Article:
I've heard horror stories about small-breasted women and mammograms. "They squish the tissue you have, which isn't much, and it hurts," one person said. "Very uncomfortable," the second woman added. And another one revealed that she "passed out afterwards, the pain was so bad."
Really? Could this possibly be true? Would someone who has dealt with post-marathon muscle pain, natural childbirth, and a cracked nipple really find a mammogram uncomfortable? (I've experienced all three of those, if you didn't' know. And don't laugh about the cracked nipple. The nipple pain was worse than any of my labor contractions, and those pains were monumental; don't let anyone tell you otherwise.) I was confident that I'd be okay, but I'd be lying if I didn't at least have a slight bit of apprehension clustered around me and my aura this morning.
Well, fast forward to the point where I am standing in front of the mammogram machine. I see the plates and know that Jessica, the technician, plans on squeezing what little tissue I have between them. Thankfully, she starts with my right side, which has about two ounces more tissue in it than my left. She deftly places her fingers under my breast, pushes up against the chest wall, and flattens it out over the table. She has me do a little dance with my feet and moves my hands into different positions. She cranks the plate down and voila. My breast is the thickness of a pancake. I am standing in a very odd position, and the only discomfort I have is that I can't breathe. Literally, I can't breathe while they take the picture, or it could come out fuzzy. So two seconds later, I can breathe, and I am fine.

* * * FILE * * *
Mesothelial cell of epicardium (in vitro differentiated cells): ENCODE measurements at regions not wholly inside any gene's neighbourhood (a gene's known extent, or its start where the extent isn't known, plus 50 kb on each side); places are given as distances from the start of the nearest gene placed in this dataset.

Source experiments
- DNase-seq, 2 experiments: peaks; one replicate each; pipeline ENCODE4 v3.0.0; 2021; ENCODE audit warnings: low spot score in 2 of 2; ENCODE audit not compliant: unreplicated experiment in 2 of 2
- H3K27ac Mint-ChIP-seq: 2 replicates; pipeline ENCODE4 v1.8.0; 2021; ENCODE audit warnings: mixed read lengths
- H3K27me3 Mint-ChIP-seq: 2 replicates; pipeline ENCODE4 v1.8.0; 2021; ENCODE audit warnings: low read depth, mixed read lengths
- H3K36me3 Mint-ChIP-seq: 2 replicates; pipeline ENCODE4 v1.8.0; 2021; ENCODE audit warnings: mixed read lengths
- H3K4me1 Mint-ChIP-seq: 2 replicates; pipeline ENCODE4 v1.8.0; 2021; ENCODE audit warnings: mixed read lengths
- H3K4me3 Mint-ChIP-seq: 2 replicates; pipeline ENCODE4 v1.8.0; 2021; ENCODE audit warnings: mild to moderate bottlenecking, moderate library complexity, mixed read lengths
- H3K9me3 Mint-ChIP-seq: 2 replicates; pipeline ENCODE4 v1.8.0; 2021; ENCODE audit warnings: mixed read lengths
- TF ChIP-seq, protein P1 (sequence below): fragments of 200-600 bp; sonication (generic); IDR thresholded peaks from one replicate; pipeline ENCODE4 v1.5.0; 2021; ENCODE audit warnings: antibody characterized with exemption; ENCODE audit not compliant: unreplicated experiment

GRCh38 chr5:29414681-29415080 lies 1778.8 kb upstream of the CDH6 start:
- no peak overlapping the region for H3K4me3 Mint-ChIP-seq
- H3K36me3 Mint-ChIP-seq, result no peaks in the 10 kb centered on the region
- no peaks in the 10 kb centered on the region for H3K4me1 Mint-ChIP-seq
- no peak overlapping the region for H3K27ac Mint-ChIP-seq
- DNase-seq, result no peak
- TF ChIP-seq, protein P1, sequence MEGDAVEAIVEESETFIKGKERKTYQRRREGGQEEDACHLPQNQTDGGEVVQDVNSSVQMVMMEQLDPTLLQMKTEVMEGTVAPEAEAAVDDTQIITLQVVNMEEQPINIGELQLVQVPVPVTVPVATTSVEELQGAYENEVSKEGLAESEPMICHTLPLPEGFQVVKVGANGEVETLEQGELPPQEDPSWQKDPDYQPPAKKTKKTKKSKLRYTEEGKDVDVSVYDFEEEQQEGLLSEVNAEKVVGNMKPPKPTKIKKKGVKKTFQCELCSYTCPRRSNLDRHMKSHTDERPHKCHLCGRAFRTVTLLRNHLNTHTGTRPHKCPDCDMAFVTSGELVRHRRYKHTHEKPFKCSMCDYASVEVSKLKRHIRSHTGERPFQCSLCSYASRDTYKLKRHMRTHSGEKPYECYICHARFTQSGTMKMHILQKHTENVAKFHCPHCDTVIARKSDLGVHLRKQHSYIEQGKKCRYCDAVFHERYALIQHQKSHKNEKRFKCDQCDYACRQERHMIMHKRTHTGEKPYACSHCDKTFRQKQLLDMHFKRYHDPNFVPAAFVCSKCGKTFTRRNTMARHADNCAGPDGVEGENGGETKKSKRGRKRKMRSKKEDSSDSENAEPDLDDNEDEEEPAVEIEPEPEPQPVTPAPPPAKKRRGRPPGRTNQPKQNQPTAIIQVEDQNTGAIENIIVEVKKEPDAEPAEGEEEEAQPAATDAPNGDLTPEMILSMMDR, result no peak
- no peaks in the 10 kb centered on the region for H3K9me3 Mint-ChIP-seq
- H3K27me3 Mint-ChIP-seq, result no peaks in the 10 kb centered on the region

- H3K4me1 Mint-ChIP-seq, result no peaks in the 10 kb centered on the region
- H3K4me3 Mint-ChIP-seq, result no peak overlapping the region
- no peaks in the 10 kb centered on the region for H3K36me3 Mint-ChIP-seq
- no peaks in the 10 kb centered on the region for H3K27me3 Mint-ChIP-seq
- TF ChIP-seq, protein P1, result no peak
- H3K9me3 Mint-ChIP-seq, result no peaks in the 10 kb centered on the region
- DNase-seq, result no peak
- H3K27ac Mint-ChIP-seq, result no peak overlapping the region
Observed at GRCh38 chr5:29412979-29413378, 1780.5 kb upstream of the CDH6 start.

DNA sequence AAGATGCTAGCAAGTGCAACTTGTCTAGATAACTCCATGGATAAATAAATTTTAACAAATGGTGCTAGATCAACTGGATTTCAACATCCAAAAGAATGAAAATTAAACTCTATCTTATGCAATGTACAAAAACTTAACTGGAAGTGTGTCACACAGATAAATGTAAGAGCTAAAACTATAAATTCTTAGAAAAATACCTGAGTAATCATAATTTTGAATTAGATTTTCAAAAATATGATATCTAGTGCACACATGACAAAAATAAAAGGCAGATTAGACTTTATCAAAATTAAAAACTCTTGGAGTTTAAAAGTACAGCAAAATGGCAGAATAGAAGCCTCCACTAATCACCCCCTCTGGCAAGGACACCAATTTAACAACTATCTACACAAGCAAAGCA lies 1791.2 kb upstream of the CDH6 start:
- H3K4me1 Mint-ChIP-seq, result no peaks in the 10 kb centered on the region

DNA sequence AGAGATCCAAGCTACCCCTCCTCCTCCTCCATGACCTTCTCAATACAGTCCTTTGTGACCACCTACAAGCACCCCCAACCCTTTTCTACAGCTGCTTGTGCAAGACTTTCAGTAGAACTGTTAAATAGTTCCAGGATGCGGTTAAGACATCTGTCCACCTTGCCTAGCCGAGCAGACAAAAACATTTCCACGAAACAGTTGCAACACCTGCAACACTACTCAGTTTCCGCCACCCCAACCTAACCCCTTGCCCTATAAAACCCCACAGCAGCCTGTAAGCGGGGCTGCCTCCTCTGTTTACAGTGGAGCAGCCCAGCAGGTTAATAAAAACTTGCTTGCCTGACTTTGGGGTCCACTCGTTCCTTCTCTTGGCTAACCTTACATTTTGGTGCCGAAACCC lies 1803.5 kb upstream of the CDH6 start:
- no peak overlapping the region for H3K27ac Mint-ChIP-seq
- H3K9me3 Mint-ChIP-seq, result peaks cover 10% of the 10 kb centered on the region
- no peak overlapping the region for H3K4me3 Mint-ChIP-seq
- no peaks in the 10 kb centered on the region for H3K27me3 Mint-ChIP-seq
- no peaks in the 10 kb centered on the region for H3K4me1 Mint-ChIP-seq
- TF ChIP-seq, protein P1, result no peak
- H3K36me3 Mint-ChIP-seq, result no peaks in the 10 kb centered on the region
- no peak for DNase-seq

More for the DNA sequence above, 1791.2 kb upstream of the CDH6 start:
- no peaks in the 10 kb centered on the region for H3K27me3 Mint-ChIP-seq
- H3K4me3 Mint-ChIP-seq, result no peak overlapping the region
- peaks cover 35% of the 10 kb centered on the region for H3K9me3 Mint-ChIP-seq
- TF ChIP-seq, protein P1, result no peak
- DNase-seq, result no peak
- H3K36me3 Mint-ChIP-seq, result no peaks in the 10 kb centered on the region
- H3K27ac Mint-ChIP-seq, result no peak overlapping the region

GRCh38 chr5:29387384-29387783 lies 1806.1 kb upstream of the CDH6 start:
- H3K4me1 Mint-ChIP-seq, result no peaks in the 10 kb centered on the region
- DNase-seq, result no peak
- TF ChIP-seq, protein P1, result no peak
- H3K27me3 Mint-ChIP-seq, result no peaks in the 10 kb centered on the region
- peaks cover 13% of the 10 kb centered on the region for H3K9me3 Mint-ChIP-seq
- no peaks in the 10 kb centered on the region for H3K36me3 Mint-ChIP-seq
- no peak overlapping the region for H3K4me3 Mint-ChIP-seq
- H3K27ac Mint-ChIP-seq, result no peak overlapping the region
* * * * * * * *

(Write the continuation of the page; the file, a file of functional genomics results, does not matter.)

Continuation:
Jessica does the same with the left and then moves on to perform two more scans that involve part of the muscle. Even having my armpit hanging over the square edge of the mammogram machine is no match for marathon muscle pain, so I take a breath, hold it, let it out, and smile. I'm done.
And now you are wondering why I am thanking my former life as a
So you see, this field trip this morning? Just another day in the life of my breasts. Nothing to see here, they said. Move on.
So I'm hoping they're still happy and healthy, because these girls have been good to me and my kids. I've got no reason to think that they won't be, but I'm glad that I took the time to have them checked.